For special purposes, for examples, in order to reduce the baking temperature, 1 to 15 percent by weight, based on the aqueous polymerization dispersion, of a water soluble melamine and/or urea resin can be added to the dispersion after the polymerization.
30 to 70 parts by weight, and preferably 40 to 60 parts by weight, of the monomer whose homopolymer has a theoretical glass temperature of less than 10° C., based on the total weight of the binder, is used. Mixtures of such monomers can be used in a total amount within such ranges.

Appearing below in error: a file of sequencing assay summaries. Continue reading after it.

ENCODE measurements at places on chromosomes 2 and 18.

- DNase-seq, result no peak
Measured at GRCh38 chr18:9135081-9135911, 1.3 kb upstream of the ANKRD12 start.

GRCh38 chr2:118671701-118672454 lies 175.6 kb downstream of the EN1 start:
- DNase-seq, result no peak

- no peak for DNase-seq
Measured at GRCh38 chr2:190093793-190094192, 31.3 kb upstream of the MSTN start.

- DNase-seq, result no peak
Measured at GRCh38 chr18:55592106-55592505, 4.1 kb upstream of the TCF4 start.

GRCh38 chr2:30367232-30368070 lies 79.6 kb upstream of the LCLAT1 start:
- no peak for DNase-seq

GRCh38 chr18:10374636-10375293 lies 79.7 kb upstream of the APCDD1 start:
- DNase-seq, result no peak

Example of monomers whose homopolymers have a theoretical glass temperature of less than 10° C. are: acrylic acid esters having 1 to 8 carbon atoms in the ester radical (group), such as, methyl acrylate, ethyl acrylate, propyl acrylate, heptyl acrylate, butyl acrylate, octyl acrylate, pentyl acrylate, isobutyl acrylate, hexyl acrylate, sec.-butyl acrylate, ethylhexyl acrylate, tert,-butyl acrylate, isopropyl acrylate, 2-methyl-1-butyl acrylate, dimethylpropyl acrylate, 3-methyl-1-butyl acrylate, 2-pentyl acrylate, 2-methyl-2-butyl-acrylate, 3-pentyl acrylate, 3-methyl-2-butyl acrylate, 2-ethyl-1-butyl acrylate, 2-methyl-1-pentyl acrylate, 3,3-dimethyl-1-butyl acrylate, 3-methyl-1-pentyl acrylate, 2,3-dimethyl-1 -butyl acrylate, 3-methyl-2-pentyl acrylate, 2,2-dimethyl-3-butyl acrylate, 4-methyl-2-pentyl acrylate, 2,3-dimethyl-2-butyl acrylate, 2-methyl-3-pentyl acrylate, 2,4-dimethyl-3 -pentyl acrylate, 3-methyl-2-pentyl acrylate, 2,4-dimethyl-1-pentyl acrylate, 3-methyl-3-pentyl acrylate, 2,3,3-trimethyl-2-butyl acrylate, 2-hexyl acrylate, 2,4,4-trimethyl-1-pentyl acrylate, 3-hexyl acrylate and 2-octyl acrylate, methacrylic acid esters having 6 to 18 carbon atoms in the ester radical, such as, hexyl methacrylate, octyl methacrylate, n-decyl methacrylate, n-tetradecyl methacrylate, heptyl methacrylate, pentadecyl methacrylate, nonyl methacrylate, hexadecyl methacrylate, undecyl methacrylate, heptadecyl methacrylate, dodecyl methacrylate, octadecyl methacrylate, tridecyl methacrylate, 2-ethyl-1-butyl methacrylate, 3-hexyl methacrylate, 2-methyl-1-pentyl methacrylate, 2-hexyl methacrylate, 3-methyl-1-pentyl methacrylate, 2,3,3-trimethyl-2-butyl methacrylate, 4-methyl-2-pentyl methacrylate, 3-methyl-2-pentyl methacrylate, 4-methyl-1-pentyl methacrylate, 2-methyl-2-pentyl methacrylate, 2-octyl methacrylate, 3-methyl-3-pentyl methacrylate, 2,3-dimethyl-1-butyl methacrylate, 3,3-dimethyl-1-butyl methacrylate, 2,3-dimethyl-2 -butyl methacrylate, 2,4-dimethyl-3-pentyl methacrylate, 2,4-dimethyl-1-pentyl methacrylate and 3-methyl-2-isopropyl-1butyl methacrylate, vinyl esters having 3 to 20 carbon atoms in the acid radical (preferably ones with a branched carbon chain), such as, vinyl propionate, vinyl butyrate, vinyl valerate, vinyl capronate, vinyl stearate, vinyl asobutyrate, vinyl versatate®, vinyl isobutyrate, vinyl 2-methylbutanoate, vinyl isovalerate, vinyl pivalate, vinyl 4-methypentanoate, vinyl isocapronate, vinyl 2-methylpentanoate, vinyl 2-ethylbutanoate, vinyl 3-methylpentanoate, vinyl 2,2-dimethylbutanoate, vinyl heptanoate, vinyl 3,3-dimethylbutanoate, vinyl octanoate, vinyl 2,3-dimethylbutanoate, vinyl nonanoate, vinyl 2-ethylhexanoate, vinyl decanoate, vinyl tetradecanoate, vinyl pentadecanoate, vinyl dodecanoate, vinyl palmitate, vinyl undecanoate, vinyl margarate, vinyl tridecanoate, vinyl nonadecanoate and vinyl arachidate; olefins having 2 to 10 carbon atoms, such as, ethylene, butylene, propylene, 2,3-dimethyl-1butene, 2-butene, 3,3-dimethyl-1-butene, 3-methyl-2-butene, 2,3-dimethyl-2-butene, 3-methyl-1-butene, 2-ethyl-3-methyl-1-butene, 2-methyl-1-butene, 2-methyl propene, 2-ethyl-1-butene, 1-pentene, 2-methyl-2 butene, 2-pentene, tetramethyl ethylene, 3-methyl-2-pentene, unsym-methylisopropylethylene, 2,3,4,4-tetramethyl-1-hexene, 3,4,5,5-tetramethyl-2 hexene, t-butylethylene, 3,4,5,5-tetramethyl-2-hexene, 2-ethyl-1-pentene, 3,5,5-trimethyl-2-heptene, 2-methyl-1-pentene, 2,3-dimethyl-1-pentene, 3-methyl-1-pentene, 2,4-dimethyl-1-pentene, 4-methyl-1-pentene, 3,3-dimethyl-1-pentene, 3-ethyl-2-pentene, 2,3-dimethyl-2-pentene, 2-methyl-2-pentene, 2,4-dimethyl-2-pentene, 3-methyl-2-pentene, 3,4-dimethyl-2-pentene, 4-methyl-2-pentene, 4,4-dimethyl-2-pentene, 1-hexene, 2-hexene, 3-hexene, 2-methyl-1-hexene, 2,5 -dimethyl-3-hexene, 3-methyl-1-hexene, 1-heptene, 4-methyl-1-hexene, 2-heptene, 5-methyl-1-hexene, 3-heptene, 2-methyl-2-hexene, 1-octene, 3-methyl-2-hexene, 4-methyl-2-hexene, 2,4,4-trimethyl-1-pentene, 5-methyl-2hexene 2,4,4-trimethyl-2-pentene, 2-methyl-3-hexene, 2,3,4-trimethyl-2-pentene, 2,2-dimethyl-3-hexene, 1-nonene, 3,3-dimethyl-4-hexene and 1-decene; diolefins (dienes) having 3 to 10 carbon atoms, such as, propadiene, 1,2-butadiene, 4-methyl-1,3-pentadiene, 1,3-butadiene, 2,3-pentadiene, 3-methyl-1,2-butadiene, 2,4-hexadiene, 2-methyl-1,3-butadiene, 1,2-pentadiene, 2,3-dimethyl-1,3-butadiene, 1,3-pentadiene, 2,5-dimethyl-hexadiene, 1,4-pentadiene, 2,6-dimethyl-heptadiene, 1,5-hexadiene, 2,4-heptadiene, 3,7-dimethyl-1,6-octadiene, 1,6-octadiene, 2,6-dimethyl-2,6-octadiene, 2,6-octadiene, 7-methyl-2,4-octadiene, 2,4-octadiene, 2,7-octadiene, 2,4-dimethyl-3-isopropyl-1,3-pentadiene, nonadiene, 1,3-decadiene and 2,3,3,4-tetramethyl-1,4-pentadiene; maleic acid esters having 4 to 18 carbon atoms in the ester radical, such as, butyl maleate, isobutyl maleate, pentyl maleate, tert.-butyl maleate, hexyl maleate, dimethylpropyl maleate, heptyl maleate, 2-methyl-2-butyl maleate, octyl maleate, 2,3-dimethyl-1-butyl maleate, decyl maleate, 2,2-dimethyl-2-butyl maleate, undecyl maleate, 2,3-dimethyl-2-butyl maleate, dodecyl maleate, octadecyl maleate, nonyl maleate, tridecyl maleate, heptadecyl maleate, tetradecyl maleate, pentadecyl maleate, hexadecyl maleate, 2-methyl-1-pentyl maleate, 2,4-dimethyl-3-pentyl maleate, 3-methyl-1-pentyl maleate, 2,4-dimethyl-1-pentyl maleate, 4-methyl-1-maleate, 2,3,3-trimethyl-2-butyl maleate, 3-methyl-2-pentyl maleate, 2-ethyl-1-hexyl maleate, 4-methyl-2-pentyl maleate, 2-octyl maleate, 2-methyl-1 -pentyl maleate, 2,4,4-trimethyl-1-pentyl maleate, 3-methyl-3-pentyl maleate, 2,3,4-trimethyl-1pentyl maleate, 2-methyl-2-pentyl maleate, 2,3,4-trimethyl-2-pentyl maleate, 2-ethyl-1-butyl maleate, 3,3,4-trimethyl-1-pentyl maleate, and 3-methyl-2-isopropyl-1-butyl maleate; fumaric acid esters having 4to 18 carbon atoms in the ester radical, such as, butyl fumarate, 2-methyl-1-butyl fumarate, pentyl fumarate, 3-methyl-1-butyl fumarate, hexyl fumarate, 2-ethyl-1-hexyl fumarate, heptyl fumarate, nonyl fumarate undecyl fumarate, octyl fumarate, octadecyl fumarate, heptadecyl fumarate, decyl fumarate, pentadecyl fumarate, hexadecyl fumarate, dodecyl fumarate, tert.-butyl fumarate, 2-octyl fumarate, tridecyl fumarate, diethylpropyl fumarate, tetradecyl fumarate, 3-methyl-2-isopropyl-1-butyl fumarate, isobutyl fumarate, 2-methyl-1-pentyl fumarate, 2-3-dimethyl-1-butyl fumarate, 3-methyl-1-pentyl fumarate, 2,2-dimethyl-2-butyl fumarate, 2-ethyl-1-butyl fumarate, 2,3-dimethyl-2-butyl fumarate, 4-methyl-1-pentyl fumarate, 2,4-dimethyl-3-pentyl fumarate, 3-methyl-2-pentyl fumarate, 2,4-dimethyl-1-pentyl fumarate, 4-methyl-2-pentyl fumarate, 2-methyl-3 -pentyl fumarate, 3-methyl-3-pentyl fumarate, 2-methyl-2-pentyl fumarate, 2,3,3-trimethyl-2-butyl fumarate, 2,4,4-trimethyl-1-pentyl fumarate, 2,3,4-trimethyl-1-pentyl fumarate, 3,3,4-trimethyl-1-pentyl fumarate and 2,3,4-trimethyl-2-pentyl fumarate.